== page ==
The completion of Schiavello’s new headquarters, located in Tullamarine, Melbourne, in 2005 provided Schiavello managing director, Peter Schiavello, with the perfect opportunity to engage his passion for art through a unique collaborate with design luminary Mari Funaki. It was a collaboration that started small and would finish in a ‘monumental’ gesture.
Japanese by birth, Mari arrived in Melbourne in the 70s where she would study, work and later set up the world-renowned Gallery Funaki. Her jewellery and object designs were renowned for their delicate, insect-like forms, always mathematical in precision, and dynamic and activating in their relationship with the body and the built environment.
Captivated by Mari’s work, Peter commissioned her in 2007 to create a piece that would welcome guests to Schiavello’s headquarters. She, in response, handcrafted a 1:22 scale maquette of the proposed full scale sculpture.
“Schiavello has long prided itself on design quality and excellence,” comments Peter. “When selecting the designers that we work with at Schiavello we always look for design distinction and a unique approach. It is important to us that we work with those whose values are similar to ours.”
Having worked with numerous international and Australian designers, (London studio Doshi Levien, Italian architect-designer Mario Bellini, and Melbourne designers Helen Kontouris and Joost Bakker – to name a few), Schiavello takes great pride in producing designs that stand the test of time from both a quality point of view, as well as market relevance.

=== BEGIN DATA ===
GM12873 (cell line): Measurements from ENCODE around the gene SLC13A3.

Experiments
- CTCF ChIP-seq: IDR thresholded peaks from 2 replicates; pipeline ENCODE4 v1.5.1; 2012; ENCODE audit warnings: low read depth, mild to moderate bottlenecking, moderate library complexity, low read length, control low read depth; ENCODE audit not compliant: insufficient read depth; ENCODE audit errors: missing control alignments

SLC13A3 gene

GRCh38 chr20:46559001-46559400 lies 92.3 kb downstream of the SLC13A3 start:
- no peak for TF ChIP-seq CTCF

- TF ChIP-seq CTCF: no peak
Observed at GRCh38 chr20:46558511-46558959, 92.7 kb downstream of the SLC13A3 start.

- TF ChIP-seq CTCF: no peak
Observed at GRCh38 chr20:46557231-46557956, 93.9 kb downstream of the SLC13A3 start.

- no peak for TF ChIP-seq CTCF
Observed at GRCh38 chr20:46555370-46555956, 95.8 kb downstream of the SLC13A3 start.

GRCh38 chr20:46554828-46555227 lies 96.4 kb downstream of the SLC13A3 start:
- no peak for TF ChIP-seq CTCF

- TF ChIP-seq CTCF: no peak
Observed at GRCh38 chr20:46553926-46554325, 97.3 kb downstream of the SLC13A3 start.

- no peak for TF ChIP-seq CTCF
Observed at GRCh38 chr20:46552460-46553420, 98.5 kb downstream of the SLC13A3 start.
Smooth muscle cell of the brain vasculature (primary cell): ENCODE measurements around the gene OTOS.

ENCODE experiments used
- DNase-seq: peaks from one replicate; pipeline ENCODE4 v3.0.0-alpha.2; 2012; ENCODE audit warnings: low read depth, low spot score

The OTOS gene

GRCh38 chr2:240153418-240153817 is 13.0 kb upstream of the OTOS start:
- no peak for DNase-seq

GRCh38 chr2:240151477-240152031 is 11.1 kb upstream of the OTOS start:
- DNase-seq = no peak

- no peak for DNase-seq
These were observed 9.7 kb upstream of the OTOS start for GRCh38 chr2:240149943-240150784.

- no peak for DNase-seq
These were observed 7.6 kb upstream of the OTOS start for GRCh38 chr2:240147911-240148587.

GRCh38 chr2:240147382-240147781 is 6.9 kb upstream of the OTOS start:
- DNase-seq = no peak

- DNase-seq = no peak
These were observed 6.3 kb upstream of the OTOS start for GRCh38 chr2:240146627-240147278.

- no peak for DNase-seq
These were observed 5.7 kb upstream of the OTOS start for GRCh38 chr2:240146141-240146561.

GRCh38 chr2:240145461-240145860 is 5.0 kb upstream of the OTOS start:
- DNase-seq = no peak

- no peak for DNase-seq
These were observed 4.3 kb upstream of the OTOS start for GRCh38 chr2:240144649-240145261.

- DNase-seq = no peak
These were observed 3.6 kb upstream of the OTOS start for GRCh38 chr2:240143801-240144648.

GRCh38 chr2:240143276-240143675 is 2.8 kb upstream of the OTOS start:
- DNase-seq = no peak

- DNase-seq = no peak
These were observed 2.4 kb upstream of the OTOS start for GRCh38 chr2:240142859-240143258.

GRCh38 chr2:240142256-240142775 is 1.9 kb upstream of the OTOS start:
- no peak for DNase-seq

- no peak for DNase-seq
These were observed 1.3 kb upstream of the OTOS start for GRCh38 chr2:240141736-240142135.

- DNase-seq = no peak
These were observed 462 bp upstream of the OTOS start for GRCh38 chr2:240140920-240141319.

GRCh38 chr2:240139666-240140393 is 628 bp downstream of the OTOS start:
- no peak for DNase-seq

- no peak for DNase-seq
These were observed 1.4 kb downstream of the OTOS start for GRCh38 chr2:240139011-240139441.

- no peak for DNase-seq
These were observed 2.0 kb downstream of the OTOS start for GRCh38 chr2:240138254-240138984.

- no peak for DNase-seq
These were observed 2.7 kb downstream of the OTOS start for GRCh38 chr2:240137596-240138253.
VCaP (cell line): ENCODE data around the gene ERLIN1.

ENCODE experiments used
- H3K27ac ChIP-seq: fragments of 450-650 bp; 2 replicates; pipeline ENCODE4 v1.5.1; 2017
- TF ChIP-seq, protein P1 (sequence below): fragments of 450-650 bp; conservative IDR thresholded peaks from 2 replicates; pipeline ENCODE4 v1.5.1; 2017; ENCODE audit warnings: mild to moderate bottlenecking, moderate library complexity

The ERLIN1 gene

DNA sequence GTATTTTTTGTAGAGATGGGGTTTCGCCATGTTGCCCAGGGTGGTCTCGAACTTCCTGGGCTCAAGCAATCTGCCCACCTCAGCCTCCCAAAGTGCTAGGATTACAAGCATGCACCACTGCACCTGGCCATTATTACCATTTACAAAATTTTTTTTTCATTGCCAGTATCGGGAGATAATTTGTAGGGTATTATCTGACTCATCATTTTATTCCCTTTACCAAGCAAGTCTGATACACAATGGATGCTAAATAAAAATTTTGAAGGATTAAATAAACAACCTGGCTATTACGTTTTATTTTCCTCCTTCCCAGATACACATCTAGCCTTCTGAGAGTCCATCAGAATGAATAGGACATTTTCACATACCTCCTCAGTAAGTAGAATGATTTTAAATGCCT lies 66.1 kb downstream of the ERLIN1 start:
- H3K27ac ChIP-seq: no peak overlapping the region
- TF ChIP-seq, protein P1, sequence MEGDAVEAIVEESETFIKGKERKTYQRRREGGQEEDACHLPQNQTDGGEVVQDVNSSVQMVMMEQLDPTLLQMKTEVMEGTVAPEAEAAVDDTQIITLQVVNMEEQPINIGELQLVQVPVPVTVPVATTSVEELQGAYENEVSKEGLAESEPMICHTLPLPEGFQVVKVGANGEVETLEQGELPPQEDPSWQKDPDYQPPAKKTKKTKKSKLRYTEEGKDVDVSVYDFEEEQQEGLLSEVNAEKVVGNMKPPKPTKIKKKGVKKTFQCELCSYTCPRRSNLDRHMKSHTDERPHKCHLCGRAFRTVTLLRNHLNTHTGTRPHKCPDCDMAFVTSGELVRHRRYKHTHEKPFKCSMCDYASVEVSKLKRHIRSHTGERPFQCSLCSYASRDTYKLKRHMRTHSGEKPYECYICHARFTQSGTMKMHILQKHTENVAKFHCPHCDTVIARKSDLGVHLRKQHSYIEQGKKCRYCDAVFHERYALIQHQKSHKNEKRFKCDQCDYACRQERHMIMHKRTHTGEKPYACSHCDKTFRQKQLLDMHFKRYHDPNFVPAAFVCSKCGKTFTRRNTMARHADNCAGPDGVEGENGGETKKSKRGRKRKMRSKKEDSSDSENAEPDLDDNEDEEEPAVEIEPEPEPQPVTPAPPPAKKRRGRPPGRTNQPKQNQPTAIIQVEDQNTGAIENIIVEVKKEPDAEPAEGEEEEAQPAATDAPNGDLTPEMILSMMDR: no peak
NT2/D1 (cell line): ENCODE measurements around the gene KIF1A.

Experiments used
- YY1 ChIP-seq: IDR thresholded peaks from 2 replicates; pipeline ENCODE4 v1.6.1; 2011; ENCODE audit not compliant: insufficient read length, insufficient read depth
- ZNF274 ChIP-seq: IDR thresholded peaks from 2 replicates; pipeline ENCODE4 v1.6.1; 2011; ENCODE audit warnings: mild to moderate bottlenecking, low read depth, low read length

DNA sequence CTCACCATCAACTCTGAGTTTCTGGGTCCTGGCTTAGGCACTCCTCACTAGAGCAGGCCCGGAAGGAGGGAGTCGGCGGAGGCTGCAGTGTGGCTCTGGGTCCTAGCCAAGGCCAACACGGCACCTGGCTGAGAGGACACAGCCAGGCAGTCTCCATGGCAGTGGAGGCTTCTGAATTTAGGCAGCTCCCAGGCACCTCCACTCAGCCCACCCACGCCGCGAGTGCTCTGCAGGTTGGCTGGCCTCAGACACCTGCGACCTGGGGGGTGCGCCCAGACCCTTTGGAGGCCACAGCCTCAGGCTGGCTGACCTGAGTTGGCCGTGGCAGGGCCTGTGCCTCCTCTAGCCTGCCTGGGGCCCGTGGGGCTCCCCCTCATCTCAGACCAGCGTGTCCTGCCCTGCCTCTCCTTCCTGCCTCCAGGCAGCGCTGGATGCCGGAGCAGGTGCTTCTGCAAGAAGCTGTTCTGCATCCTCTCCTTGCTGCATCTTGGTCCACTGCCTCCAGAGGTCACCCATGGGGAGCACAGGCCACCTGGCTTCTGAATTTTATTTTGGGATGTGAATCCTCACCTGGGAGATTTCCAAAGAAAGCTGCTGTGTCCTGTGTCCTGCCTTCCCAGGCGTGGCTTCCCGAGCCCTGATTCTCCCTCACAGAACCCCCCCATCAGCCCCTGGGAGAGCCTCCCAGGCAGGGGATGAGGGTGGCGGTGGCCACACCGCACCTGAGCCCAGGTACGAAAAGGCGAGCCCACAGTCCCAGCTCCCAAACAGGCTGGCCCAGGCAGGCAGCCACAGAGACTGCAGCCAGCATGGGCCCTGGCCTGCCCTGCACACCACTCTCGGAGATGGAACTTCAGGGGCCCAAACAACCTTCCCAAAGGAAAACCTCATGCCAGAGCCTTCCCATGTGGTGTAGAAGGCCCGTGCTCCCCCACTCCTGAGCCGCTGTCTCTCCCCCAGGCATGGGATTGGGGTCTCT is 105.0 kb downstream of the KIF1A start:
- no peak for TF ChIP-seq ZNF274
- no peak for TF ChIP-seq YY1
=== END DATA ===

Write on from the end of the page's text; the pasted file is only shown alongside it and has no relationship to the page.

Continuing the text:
The collaboration between Schiavello and Mari’s was a first for the company and unique in its scope. Mari’s skilled craftsmanship and unerring eye, combined with Schiavello’s uncompromising approach to manufacturing excellence: “It was with great pride that we were able to fabricate this extraordinary work,” says Peter.
The sculpture was produced in-house at Schiavello’s 70,000sqm manufacturing plant in Melbourne and erected at the Schiavello HQ in 2011.
Monumental in scale and materiality – it reaches 5.7 metres high, 13.6 metres long and weighs 2.6 tonnes, the sculpture echoes Mari’s early discovery of paper thin blackened mild steel. This she would blacken it to the point that it seemed to absorb light, enhancing her objects’ fragility.
Schiavello’s culture of design quality and attention to detail in manufacturing were integral to recreating a monumental sculpture that stayed true to Mari’s vision, and the depth and delicacy of that original maquette. Her untimely passing in 2010 makes it all the more meaningful in its homage to a lifetime devoted to great design.
In 2016 Schiavello looks back at its most monumental moments as it celebrates 50 wonderful years of outstanding design and manufacturing in Australia and abroad.
Watch the making-of movie, click here.
Explore more of Schiavello’s 50 monumental moments over the last 50 years, click here.